Conference held in Abuja March 17-19. According to
Paul Heuper, Special Energy Advisor at the U.S.
Department of Commerce, who was a presenter at the
conference, the breakout session for local content
discussion was attended by over 100 people (compared to
20 at other sessions), and at one point degenerated
into a free-for-all shouting match between members of
the audience and a Shell representative leading the
discussion. Heuper told ECONOFF that there seemed to
be no common understanding of what are the current and
near-term GON goals, and no agreement as to what
constitutes local content.

--------------------------------------------- ---
WHAT IS LOCAL CONTENT: OWNERSHIP OR VALUE-ADDED?
--------------------------------------------- ---

3. (SBU) Companies doing business in Nigeria's
petroleum sector must obtain various business and
project permits from DPR. The Ministry of Internal
Affairs, meanwhile, limits the number of expatriates
who can enter Nigeria to fill jobs. The limits on
expatriate workers vary with the level of expertise
required and the training or experience Nigerians may
have to do the anticipated work. Furthermore, every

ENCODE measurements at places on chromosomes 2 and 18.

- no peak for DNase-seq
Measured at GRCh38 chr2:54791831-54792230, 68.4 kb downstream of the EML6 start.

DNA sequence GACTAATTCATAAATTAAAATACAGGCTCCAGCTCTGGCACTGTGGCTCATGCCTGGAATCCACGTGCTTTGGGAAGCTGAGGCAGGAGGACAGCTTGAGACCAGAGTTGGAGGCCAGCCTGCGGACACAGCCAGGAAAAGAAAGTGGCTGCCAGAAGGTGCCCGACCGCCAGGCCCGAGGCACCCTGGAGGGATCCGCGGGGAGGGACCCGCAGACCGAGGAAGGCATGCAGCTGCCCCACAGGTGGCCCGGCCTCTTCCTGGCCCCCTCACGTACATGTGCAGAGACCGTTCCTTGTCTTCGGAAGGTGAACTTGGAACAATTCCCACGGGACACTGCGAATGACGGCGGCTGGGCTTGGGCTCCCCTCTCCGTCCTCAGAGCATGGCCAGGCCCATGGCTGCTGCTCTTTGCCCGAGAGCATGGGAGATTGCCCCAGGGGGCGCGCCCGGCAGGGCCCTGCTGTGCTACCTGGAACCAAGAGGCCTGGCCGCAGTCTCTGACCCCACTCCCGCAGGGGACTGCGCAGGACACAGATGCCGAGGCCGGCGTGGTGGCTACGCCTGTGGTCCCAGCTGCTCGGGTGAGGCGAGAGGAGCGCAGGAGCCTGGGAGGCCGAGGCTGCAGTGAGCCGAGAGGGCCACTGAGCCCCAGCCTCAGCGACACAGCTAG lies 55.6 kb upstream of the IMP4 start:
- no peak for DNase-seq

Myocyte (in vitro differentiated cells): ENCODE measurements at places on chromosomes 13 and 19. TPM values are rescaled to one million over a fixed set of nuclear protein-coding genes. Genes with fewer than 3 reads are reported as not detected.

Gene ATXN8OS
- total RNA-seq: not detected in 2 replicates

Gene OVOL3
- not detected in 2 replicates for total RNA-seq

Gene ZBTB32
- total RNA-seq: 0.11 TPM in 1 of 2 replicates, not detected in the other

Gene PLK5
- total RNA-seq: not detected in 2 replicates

contract worth $500,000 or more entered into by an oil
company must be reviewed at multiple stages by NAPIMS,
which insists that 40 percent of the aggregate spending
on projects in Nigeria be on "local content." But,
multinational oil companies and oil services firms
alike complain that they have little guidance
specifying what constitutes local content on any given
project. In a recent meeting with Maureen Scurry of
the U.S. Export-Import Bank (USEXIM), Tom Hoffman,
Chevron Nigeria's General Manager for Finance and
Information Technology, lamented that too often
businesses that are essentially shell corporations
owned by at least one Nigerian are used to partner with
international firms for the purpose of technically